OK – I’ve found my calling. I’d like to be Your West Coast Correspondent. Of course, I still live in Washington DC/Takoma Park, and I only get out to the Coast every year-and-a-half or so. Gotta fix that.
Just got back from Oakland on the red-eye last night. I loved seeing all my friends, and being introduced to what’s new, what they love to show their visitors and what’s bugging them. I know that’s different from being a native, or even a resident, but it’s what I’ve got these days.
Rohnert Park has a big new Indian casino. If you asked me, I’d have said that a casino would be all wrong for the area — sucking water from the land, sucking money from people who don’t know better.
That was the opinion of the folks who ran what must have been a failed effort at StopGratonCasino.com. Still — I don’t know enough about the casino to be against it. Its economic impact remains to be measured, but in a slow economy, for those who aren’t growing grapes or buds, a job is a job.
And the casino has just about the best ice cream I’ve ever tasted, locally sourced of course.
Speaking of buds: It’s clear that medical (and other) marijuana has become a key factor in the Sonoma County economy. In my years in California (I lived there from 1973 to ’83), I never would have imagined a marijuana fair and contest out in public at the county fairgrounds. But that’s what was going on last weekend …
“More than five thousand people appeared to have attended the once-underground pot contest which has traditionally been held hundreds of miles further north in Humboldt County. Event organizer Tim Blake and Samantha Mikelojewski moved the event south to the Sonoma County Fairgrounds this year to better access Bay Area crowds…”
I missed the fair, though, since I was hanging out with friends. Two of my closest buddies in the Bay Area are looking for new horizons.
Victor is a policy wonk with the heart of a poet. He’s worried about the new Oakland. Appreciating its suddenly fashionable neighborhoods, he says the place still suffers from the poverty and inequality that have always been its primary challenges. I trust his point of view — I don’t know anyone else who has spent his whole life trying to solve those problems.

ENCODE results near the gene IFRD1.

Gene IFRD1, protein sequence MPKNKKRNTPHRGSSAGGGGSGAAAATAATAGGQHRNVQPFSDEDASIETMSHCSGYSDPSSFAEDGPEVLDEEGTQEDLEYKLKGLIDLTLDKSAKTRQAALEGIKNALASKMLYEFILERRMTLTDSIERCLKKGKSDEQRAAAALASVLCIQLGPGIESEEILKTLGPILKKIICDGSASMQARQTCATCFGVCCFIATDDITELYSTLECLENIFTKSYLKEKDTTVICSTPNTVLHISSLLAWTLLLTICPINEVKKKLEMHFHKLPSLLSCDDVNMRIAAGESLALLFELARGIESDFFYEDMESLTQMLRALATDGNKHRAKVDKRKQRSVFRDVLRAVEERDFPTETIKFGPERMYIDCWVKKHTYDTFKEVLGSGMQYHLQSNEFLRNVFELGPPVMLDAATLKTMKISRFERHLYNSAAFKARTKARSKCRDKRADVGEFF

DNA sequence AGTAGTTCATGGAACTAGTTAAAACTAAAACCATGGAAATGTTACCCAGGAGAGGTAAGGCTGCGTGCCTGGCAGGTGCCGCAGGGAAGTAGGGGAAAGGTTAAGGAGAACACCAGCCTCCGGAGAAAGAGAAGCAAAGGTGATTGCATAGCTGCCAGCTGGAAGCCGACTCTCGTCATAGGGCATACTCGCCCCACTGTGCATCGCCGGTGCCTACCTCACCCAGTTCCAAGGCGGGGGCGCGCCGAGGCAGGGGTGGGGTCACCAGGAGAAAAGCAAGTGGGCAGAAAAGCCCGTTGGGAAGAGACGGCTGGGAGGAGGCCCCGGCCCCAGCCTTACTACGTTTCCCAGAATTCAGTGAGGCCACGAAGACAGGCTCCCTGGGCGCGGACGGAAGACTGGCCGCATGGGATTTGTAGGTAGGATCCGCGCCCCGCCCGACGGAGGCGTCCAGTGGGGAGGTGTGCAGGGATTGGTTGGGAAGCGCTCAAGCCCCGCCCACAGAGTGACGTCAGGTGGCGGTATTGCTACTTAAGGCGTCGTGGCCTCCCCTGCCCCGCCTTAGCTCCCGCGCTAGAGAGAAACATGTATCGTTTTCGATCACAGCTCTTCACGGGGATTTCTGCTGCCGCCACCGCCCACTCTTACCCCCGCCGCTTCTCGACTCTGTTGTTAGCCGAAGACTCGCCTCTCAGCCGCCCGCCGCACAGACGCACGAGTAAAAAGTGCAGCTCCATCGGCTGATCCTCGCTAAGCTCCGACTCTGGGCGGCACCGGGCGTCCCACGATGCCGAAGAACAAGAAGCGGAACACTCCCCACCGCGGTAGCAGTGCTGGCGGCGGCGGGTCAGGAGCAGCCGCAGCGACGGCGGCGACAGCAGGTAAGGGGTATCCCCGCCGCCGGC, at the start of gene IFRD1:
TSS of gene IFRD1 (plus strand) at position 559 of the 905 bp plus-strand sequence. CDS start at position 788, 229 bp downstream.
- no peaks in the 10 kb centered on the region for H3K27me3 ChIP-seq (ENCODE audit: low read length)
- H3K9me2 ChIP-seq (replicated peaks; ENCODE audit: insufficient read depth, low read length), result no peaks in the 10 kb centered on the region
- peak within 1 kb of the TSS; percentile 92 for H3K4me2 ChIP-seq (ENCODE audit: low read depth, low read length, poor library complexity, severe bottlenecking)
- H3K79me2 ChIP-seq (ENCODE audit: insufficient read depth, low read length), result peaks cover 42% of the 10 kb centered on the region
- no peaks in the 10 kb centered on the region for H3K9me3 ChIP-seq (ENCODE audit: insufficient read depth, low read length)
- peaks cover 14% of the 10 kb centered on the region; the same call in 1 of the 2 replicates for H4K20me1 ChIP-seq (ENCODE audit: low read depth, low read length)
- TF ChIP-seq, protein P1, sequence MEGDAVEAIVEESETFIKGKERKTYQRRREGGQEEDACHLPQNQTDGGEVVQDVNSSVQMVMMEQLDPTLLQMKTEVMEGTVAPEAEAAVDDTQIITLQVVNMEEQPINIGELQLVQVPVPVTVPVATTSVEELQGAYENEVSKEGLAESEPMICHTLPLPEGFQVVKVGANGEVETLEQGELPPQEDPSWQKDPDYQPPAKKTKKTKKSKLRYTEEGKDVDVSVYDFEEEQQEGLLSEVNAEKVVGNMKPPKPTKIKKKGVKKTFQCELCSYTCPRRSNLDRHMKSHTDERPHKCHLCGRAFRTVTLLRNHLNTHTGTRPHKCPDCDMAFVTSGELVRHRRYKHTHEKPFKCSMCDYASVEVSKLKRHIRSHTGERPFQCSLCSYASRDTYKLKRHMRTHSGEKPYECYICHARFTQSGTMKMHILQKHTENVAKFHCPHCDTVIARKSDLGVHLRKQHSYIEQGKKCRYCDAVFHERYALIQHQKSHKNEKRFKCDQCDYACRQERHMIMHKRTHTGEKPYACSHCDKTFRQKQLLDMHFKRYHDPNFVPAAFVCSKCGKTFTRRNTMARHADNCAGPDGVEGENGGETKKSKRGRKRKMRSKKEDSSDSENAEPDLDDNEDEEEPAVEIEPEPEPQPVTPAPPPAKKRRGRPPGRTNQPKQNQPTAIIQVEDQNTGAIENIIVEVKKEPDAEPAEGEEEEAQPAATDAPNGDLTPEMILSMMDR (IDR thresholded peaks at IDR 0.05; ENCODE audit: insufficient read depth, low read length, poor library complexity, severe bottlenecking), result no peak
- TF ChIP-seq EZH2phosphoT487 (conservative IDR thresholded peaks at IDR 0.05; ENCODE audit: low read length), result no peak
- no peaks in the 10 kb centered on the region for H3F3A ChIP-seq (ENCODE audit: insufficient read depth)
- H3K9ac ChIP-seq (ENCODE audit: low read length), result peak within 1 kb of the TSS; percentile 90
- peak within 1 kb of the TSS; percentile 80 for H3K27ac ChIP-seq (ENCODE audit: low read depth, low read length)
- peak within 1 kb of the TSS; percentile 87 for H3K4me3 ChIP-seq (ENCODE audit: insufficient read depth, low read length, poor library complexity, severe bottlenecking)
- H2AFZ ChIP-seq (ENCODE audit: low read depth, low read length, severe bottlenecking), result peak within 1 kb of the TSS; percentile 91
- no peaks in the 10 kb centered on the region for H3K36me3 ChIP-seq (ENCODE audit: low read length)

Imagine a microphone facing you. You say the things you want to say. Then you put them out into the aether and people hear your thoughts and respond. It becomes a dialogue. Somehow money comes if you need it. Attention comes.
Another friend, Loralee, doesn’t care if she communicates via podcasting, but she’d be a sort of town crier — channeling what’s important in her community. For example, she took me to the spot near her home where a 13-year-old kid was gunned down by a cop. Here’s the lede:
“A Sonoma County sheriff’s deputy fired eight shots within 10 seconds at 13-year-old Andy Lopez Cruz, who was carrying what turned out to be a replica of an AK-47 rifle southwest of Santa Rosa Tuesday afternoon, a Santa Rosa police lieutenant said today. (San Jose Mercury News)”
Loralee might talk about things like that, or what it means to lose someone, or find them. She knows it’s hard to figure out what to say and how to say it. But she senses that it starts with having a story to tell.
One of her goals: She wants to reclaim the phrase “authentic conversations” from the business gurus who have stolen its meaning.
But back to podcasting. I want to be a podcaster, too, and a producer and writer. And I want to do it in California. So help me figure out how to become Your West Coast Correspondent.